A significant passage in the book “Scarcity: Why having too little means so much” tells the story of Lieutenant Chapanis. During World War II, Alphonse Chapanis investigated the causes of the many accidents that occurred when landing the B-17 and B-25 bombers in the American Army. After observing the cockpits in these planes, he realised that the lever for retracting the landing gear was very similar to the lever for retracting the flaps, and that the two levers were placed side by side. Accidents were certainly due to errors by the pilots, but these errors were caused by the cockpit. By adding a small rubber wheel on the lever for the landing gear, Chapanis successfully reduced the number of this type of accident.
Alphonse Chapanis proved that a poor cockpit design could cause piloting errors, even among experienced pilots with perfect training. Wouldn’t this also be the case in the business world, where a poorly designed scorecard could lead to erroneous decisions? I am sure it would.
Business leaders should be constantly looking for balance between contradicting goals. Better serving customers, or reducing costs? Buying large quantities at the lowest price, or avoiding overstocking? Investing in automated logistical solutions, or maintaining a flexible workforce? In the complex world of business, everything is interdependent. You can’t act on a single lever. “All things being equal” is a very deceptive phrase. And yet it is what our scorecards, often too single-minded, lead us to believe.
In her book “Metrics that Matter”, Lora Cecere explains the importance of balanced indicators and objectives. A balanced scorecard shows combinations of indicators (service rates and stock coverage, overall equipment effectiveness and inventory value, etc.) so that decision-makers can remain aware of the influence of each action on performance as a whole, and avoid being blinded by hoped-for improvements in a single aspect of performance.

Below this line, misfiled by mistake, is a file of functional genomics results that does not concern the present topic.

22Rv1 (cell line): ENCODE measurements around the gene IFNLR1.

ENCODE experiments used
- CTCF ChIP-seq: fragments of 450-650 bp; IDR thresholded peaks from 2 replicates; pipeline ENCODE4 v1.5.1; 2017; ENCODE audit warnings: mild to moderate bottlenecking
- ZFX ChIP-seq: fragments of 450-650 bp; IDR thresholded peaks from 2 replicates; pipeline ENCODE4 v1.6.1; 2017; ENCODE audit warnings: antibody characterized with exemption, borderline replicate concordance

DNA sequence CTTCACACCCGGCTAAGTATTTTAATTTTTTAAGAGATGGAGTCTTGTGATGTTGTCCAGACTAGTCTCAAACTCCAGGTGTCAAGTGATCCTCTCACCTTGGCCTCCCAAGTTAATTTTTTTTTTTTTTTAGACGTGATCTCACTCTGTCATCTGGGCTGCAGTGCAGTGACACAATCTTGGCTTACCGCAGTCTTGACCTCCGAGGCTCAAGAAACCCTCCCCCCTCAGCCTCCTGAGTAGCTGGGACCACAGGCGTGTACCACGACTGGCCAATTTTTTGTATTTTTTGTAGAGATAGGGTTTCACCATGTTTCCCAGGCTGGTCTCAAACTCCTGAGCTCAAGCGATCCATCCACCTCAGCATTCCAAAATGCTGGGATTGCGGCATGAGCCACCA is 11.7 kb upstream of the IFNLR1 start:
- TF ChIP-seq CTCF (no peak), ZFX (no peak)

But just having balanced indicators is not enough. The indicators must also show a path towards the target. What are the company’s strategic objectives? Are the strategic objectives visible in the indicators being measured? If not, then how can you hope to achieve them?
In “Psychology and the Instrument Panel”, an article published in Scientific American in April 1953, Chapanis showed that the mere complexity of instrument panels in war planes led pilots to make mistakes. One final lesson for those aiming to better steer our businesses: above all, a good scorecard should be easy to interpret. A legible and meaningful visualisation is much less trivial than it may seem.
Improving decisions at all levels of a business can benefit from a well-considered design of the scorecards in use. We have all of the technical tools we need. But do we put in enough effort when selecting and displaying the indicators that influence our decisions?